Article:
Eating Healthy on the Road
Even in your hometown eating out and eating healthy can be a challenge, but it’s even more difficult on the road where you’re not sure what’s going to be available or when. And dang it, there is no Whole Foods anywhere in South Dakota.
Many of us from the city have an image of remoter regions being idyllic small towns where the food is all supplied locally through relationships in the community and local family farms. An organic, locavore paradise. However, my experience has been the exact opposite. Small towns are generally havens of the standard CAFO meats and industrially produced, chemical-laden condiments and sauces.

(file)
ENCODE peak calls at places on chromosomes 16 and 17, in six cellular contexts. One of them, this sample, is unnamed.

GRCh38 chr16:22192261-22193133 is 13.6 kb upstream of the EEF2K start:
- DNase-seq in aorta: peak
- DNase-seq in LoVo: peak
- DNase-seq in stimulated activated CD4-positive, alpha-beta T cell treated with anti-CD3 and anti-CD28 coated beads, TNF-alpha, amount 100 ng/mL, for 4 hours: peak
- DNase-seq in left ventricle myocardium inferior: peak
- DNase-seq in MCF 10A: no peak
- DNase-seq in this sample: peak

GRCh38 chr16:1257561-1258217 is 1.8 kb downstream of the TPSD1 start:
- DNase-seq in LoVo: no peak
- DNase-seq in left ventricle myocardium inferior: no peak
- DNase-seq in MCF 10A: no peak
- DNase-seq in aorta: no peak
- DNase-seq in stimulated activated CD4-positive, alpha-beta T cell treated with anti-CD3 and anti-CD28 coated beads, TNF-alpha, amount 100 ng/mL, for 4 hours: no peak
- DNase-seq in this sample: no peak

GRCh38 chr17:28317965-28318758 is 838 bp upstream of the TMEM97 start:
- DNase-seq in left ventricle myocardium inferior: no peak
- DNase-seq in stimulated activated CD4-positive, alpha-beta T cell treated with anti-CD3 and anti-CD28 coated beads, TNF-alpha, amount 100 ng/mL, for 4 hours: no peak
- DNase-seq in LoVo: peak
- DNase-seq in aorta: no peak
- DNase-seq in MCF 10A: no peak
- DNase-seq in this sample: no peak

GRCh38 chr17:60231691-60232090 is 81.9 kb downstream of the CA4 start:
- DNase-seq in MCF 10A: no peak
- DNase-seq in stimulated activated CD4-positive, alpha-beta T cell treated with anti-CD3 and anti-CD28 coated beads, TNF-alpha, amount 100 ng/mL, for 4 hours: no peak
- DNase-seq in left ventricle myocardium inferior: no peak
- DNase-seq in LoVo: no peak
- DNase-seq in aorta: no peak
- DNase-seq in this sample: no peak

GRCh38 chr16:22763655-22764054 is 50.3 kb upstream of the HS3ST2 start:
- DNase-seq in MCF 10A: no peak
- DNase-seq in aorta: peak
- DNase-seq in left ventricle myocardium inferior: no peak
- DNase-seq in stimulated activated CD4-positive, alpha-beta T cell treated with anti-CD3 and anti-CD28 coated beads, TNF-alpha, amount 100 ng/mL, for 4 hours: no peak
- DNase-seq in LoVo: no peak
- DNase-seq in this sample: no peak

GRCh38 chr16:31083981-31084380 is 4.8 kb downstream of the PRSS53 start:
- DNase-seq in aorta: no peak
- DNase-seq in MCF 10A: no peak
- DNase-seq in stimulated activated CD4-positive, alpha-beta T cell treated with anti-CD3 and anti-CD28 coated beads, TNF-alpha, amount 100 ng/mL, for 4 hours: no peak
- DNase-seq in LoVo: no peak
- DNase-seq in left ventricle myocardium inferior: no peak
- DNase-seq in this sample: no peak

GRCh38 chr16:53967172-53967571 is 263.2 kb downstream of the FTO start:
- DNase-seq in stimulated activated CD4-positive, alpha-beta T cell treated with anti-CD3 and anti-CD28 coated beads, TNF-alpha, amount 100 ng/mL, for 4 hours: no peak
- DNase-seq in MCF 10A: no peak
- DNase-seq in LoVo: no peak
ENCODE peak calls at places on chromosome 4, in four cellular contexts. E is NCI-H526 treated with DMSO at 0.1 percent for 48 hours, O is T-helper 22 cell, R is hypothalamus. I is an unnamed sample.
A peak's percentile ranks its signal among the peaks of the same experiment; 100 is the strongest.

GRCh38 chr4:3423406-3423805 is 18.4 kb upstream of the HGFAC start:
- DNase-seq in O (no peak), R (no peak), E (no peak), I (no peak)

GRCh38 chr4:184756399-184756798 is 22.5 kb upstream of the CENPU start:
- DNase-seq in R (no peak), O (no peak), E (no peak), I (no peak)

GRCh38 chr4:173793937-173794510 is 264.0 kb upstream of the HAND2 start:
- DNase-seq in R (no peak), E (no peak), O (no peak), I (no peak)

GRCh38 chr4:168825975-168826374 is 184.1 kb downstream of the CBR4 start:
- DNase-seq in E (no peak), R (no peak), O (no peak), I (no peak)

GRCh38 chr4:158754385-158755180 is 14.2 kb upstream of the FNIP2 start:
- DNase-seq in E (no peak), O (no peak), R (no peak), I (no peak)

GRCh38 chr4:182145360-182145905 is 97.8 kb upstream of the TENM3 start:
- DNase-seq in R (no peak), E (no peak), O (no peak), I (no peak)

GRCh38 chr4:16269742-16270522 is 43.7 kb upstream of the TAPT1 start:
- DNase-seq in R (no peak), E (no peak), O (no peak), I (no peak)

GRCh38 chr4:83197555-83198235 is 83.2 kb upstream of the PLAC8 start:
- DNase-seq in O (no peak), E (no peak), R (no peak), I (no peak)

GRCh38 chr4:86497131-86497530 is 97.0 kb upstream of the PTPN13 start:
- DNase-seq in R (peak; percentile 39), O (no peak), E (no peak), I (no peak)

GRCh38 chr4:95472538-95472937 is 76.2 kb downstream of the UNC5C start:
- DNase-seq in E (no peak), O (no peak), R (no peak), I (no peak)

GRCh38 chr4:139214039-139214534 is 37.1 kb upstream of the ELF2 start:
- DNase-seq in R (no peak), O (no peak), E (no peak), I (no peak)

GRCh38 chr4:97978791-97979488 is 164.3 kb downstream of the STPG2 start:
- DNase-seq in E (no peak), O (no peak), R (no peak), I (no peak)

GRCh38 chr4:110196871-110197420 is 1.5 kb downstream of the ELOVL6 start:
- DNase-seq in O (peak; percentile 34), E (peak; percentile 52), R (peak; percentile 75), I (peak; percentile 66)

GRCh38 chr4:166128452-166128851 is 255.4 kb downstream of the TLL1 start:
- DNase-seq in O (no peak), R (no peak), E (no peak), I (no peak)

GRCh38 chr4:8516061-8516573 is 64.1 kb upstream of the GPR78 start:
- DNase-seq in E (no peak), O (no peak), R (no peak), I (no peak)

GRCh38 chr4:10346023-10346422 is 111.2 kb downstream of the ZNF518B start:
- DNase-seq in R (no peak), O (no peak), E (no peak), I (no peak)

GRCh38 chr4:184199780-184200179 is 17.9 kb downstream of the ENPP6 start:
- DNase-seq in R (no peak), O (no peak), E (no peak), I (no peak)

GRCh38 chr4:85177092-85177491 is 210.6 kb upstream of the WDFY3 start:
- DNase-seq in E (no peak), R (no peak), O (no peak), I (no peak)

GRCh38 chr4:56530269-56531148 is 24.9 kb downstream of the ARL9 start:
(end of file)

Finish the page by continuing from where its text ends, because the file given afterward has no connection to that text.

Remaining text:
The ideals of grass-fed beef, organic produce, and gluten-free meals have really only penetrated the bigger cities and surrounding areas that service them.
Whenever I eat at a restaurant I go into 80/20 mode for avoiding toxic foods and eating healthy, but following a few simple rules can help you avoid most of the junk.
- Stick to meat, vegetables, and fruit
- Ask for plain olive oil instead of the standard salad dressings
- Leave off any questionable sauce
- If you’re unsure about something, ask
One great surprise about South Dakota was that bison meat was available almost everywhere. Bison is generally a “clean” meat because bison are not given antibiotics, which means they are usually primarily grass fed and can’t be fed heaping portions of grains that cause the health problems the antibiotics are meant to fix. Bison are also generally more free-ranging because they don’t tolerate being confined well and will literally die of stress.